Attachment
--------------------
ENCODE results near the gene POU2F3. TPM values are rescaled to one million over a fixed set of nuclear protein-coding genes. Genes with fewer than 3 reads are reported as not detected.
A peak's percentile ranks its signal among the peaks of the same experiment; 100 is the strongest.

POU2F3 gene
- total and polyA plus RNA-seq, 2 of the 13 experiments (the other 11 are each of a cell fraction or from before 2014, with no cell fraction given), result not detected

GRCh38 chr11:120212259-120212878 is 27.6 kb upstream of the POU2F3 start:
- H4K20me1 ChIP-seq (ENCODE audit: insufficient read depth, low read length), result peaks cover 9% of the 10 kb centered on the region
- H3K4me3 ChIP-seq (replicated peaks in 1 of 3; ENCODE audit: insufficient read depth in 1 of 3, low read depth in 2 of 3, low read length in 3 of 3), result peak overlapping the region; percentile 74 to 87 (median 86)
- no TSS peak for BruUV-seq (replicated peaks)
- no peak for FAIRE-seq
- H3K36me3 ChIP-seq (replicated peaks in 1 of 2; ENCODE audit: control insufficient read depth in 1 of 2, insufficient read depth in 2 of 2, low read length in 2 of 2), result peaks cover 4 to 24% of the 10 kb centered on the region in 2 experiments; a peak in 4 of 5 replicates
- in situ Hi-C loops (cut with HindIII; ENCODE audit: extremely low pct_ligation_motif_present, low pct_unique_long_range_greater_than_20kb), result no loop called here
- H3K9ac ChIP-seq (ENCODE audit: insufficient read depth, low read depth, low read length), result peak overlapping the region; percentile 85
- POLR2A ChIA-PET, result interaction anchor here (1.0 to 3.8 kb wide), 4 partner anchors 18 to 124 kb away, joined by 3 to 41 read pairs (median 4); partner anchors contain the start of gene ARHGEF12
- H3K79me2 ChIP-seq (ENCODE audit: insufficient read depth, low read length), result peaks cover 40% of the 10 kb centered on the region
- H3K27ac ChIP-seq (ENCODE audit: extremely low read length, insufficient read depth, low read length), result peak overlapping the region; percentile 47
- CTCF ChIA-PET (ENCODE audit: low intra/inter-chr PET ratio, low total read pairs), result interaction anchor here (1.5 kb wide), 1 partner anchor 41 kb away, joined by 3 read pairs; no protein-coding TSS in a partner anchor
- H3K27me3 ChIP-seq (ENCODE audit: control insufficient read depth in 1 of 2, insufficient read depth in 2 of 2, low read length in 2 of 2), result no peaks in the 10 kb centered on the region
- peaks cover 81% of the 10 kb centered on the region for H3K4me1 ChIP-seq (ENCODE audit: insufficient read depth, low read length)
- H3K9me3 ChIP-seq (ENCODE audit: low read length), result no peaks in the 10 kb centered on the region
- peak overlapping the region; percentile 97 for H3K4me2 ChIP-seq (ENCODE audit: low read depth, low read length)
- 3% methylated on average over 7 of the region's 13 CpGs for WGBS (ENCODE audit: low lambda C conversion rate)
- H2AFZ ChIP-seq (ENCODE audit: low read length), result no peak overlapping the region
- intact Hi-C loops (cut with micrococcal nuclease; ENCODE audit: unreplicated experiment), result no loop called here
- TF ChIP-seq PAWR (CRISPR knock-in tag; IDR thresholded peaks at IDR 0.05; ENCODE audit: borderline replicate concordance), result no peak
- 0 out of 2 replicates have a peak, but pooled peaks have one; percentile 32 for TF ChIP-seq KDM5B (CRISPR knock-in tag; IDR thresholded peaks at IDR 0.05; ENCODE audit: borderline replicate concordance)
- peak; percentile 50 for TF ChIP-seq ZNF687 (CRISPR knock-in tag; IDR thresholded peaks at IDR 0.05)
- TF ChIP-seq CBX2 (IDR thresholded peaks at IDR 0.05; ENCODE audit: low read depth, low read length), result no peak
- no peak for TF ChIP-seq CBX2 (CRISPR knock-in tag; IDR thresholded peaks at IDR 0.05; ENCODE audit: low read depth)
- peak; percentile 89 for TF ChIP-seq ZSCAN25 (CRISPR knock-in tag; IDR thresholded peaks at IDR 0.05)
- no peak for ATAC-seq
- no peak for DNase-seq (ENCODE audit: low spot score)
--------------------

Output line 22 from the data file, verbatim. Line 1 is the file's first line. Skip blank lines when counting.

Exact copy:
- H2AFZ ChIP-seq (ENCODE audit: low read length), result no peak overlapping the region